Avast Antivirus Review

Avast antivirus packs a powerful set of features in an easy-to-use package. In my testing, its malware engine received a perfect score. Its web protection was also effective in catching phishing websites that managed to get past the default detection of Firefox and Chrome systems. Its performance scanner did a great job of keeping its impact on the speed of your system to the minimum. In fact Avast’s performance scanning was more efficient in decreasing the CPU use than any other program I tried.

Avast also offers a range of other tools. Avast One is the only one to offer an VPN and photo vaults, as well as a data breach monitoring tool. The security toolkit also comes with the sandbox to run applications and a scanner for routers to check for weaknesses.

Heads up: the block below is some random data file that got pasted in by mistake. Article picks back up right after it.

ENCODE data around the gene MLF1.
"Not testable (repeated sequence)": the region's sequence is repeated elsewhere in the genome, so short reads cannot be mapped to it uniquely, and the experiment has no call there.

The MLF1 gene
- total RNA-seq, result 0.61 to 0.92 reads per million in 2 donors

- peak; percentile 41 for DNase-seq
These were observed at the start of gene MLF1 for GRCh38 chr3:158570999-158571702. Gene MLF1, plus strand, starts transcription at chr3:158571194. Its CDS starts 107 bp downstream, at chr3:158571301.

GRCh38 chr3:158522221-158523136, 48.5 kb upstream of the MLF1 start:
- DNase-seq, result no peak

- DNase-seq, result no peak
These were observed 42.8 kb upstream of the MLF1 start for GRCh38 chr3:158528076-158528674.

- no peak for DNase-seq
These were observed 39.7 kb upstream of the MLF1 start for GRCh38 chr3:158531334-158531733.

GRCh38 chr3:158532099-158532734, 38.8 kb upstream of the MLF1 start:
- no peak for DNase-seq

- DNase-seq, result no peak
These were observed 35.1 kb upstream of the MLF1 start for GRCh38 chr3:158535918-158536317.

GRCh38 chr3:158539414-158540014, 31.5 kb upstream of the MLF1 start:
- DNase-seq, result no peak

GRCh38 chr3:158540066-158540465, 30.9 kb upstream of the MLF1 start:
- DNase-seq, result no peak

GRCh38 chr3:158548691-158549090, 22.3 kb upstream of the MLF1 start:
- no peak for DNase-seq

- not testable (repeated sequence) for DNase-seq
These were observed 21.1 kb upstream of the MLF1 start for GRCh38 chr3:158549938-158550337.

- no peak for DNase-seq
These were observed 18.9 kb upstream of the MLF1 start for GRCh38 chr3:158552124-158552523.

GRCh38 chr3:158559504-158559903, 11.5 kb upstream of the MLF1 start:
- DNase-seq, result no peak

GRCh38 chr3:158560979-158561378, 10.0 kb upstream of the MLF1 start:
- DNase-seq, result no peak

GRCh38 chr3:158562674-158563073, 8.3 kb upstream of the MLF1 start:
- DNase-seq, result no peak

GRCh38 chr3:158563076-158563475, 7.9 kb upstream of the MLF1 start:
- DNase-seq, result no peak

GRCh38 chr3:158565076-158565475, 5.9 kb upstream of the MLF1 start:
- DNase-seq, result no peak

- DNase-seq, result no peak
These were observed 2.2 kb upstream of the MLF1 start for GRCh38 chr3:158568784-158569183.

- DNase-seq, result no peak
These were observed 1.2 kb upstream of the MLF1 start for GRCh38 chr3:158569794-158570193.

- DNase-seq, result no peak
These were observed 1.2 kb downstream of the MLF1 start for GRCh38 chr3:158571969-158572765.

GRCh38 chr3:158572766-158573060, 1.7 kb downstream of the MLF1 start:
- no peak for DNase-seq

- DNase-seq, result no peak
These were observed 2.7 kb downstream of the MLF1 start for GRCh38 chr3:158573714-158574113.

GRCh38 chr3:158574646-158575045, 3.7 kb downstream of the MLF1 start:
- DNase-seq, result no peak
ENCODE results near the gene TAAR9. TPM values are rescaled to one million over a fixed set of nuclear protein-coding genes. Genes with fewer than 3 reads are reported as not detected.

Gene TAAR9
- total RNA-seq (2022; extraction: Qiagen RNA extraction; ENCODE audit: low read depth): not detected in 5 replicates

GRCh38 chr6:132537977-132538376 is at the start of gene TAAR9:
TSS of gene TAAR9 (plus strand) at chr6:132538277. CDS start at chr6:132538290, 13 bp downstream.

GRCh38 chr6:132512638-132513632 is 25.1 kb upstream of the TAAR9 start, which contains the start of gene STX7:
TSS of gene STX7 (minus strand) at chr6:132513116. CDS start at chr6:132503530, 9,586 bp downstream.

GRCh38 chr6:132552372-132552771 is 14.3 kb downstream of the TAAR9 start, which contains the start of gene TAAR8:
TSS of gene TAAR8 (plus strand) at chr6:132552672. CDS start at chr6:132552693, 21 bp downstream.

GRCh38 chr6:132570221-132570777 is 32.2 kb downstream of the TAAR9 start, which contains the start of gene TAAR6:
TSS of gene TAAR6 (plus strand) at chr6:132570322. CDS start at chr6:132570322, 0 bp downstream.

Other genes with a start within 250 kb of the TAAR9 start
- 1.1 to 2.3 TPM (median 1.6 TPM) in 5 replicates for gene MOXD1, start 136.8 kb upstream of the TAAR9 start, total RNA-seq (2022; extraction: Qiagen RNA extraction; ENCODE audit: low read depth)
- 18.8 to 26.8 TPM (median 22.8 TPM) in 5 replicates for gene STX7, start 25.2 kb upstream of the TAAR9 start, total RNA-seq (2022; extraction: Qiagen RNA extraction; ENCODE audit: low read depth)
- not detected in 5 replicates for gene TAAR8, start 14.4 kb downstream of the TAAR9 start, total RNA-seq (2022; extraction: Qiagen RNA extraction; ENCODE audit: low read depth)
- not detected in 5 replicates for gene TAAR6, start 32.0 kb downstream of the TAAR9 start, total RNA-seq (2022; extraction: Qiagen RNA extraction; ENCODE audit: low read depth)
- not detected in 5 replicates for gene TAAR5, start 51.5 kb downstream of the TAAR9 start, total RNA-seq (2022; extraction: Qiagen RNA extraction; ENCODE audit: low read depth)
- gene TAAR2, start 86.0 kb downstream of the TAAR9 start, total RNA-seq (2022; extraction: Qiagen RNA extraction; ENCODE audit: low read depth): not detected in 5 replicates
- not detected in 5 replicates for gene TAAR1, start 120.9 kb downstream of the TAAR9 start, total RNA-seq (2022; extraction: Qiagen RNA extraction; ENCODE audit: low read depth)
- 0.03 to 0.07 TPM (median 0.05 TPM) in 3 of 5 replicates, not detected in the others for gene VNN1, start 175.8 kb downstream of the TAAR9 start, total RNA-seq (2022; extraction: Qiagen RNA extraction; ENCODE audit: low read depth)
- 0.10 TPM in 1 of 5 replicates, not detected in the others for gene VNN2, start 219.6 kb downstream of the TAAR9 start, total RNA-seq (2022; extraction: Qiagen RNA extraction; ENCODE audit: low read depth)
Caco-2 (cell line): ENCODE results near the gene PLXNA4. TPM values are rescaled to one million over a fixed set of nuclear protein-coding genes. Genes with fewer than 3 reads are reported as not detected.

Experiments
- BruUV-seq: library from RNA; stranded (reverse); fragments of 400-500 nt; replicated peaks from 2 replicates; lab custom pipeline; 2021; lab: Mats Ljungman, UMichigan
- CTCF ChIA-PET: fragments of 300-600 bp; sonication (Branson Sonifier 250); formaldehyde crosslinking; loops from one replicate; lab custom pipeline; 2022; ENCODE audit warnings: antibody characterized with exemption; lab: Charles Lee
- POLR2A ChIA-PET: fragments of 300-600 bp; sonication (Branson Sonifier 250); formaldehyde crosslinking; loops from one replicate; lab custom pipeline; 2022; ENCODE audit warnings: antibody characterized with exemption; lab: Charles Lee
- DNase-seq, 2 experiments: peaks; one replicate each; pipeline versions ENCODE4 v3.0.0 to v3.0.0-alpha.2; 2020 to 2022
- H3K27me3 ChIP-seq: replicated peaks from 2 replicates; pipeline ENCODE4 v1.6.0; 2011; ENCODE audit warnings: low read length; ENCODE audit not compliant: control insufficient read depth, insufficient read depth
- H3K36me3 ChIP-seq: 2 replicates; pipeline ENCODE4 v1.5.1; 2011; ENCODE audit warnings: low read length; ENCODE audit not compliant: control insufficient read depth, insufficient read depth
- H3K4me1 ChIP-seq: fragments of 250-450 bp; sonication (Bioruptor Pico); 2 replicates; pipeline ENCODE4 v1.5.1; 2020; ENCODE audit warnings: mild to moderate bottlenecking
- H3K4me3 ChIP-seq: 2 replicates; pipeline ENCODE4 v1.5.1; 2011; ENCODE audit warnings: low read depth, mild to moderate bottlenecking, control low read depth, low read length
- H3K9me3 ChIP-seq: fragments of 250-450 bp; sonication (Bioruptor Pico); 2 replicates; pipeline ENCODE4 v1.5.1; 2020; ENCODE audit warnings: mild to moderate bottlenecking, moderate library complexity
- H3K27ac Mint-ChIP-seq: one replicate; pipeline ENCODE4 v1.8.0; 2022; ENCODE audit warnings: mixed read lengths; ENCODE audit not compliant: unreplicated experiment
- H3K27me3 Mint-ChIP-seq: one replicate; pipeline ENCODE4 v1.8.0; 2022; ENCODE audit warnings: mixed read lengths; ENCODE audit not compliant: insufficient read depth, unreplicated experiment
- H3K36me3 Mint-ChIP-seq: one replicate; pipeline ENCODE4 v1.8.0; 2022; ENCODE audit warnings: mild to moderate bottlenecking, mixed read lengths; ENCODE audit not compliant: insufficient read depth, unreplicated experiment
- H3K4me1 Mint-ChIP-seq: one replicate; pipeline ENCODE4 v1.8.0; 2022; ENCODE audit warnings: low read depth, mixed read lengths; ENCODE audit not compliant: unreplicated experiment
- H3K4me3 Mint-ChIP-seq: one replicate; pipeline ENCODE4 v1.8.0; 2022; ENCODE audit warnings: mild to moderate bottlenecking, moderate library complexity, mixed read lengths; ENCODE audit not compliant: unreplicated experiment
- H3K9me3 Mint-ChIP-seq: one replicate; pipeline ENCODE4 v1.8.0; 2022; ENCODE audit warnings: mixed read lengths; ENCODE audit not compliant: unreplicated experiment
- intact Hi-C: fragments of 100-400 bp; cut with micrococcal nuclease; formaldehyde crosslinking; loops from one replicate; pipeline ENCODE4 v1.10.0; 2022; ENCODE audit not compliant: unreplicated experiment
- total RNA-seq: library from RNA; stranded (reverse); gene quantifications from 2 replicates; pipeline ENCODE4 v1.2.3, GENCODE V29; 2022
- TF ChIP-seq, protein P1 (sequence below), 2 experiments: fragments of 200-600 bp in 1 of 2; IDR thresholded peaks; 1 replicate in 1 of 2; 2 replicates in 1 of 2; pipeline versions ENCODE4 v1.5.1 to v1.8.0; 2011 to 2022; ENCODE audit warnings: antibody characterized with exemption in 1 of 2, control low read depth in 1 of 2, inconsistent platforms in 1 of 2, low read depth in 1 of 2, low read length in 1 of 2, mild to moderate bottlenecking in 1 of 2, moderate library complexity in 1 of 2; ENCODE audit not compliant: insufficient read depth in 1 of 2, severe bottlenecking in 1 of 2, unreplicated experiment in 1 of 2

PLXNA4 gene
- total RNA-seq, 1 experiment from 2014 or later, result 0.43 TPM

Avast has a comprehensive support site with a Recommended Site knowledge base if you have issues. The search function makes finding answers to frequently asked questions a breeze. If you can’t find the answer you can use the Avast forum is a solid source of help from other users.

While Avast claims that it no longer sells user data, its history of doing this is fresh in the minds of many users. In January of 2020, PCMag and Motherboard revealed that Avast sold the location and other details of its users to third party companies through its Jumpshot subsidiary. Avast has halted this practice and requires users to opt-in during the installation of its desktop antivirus software. The privacy policy of the company states that the data of consumers is “stripped and removed from identification” before being shared with third-party.

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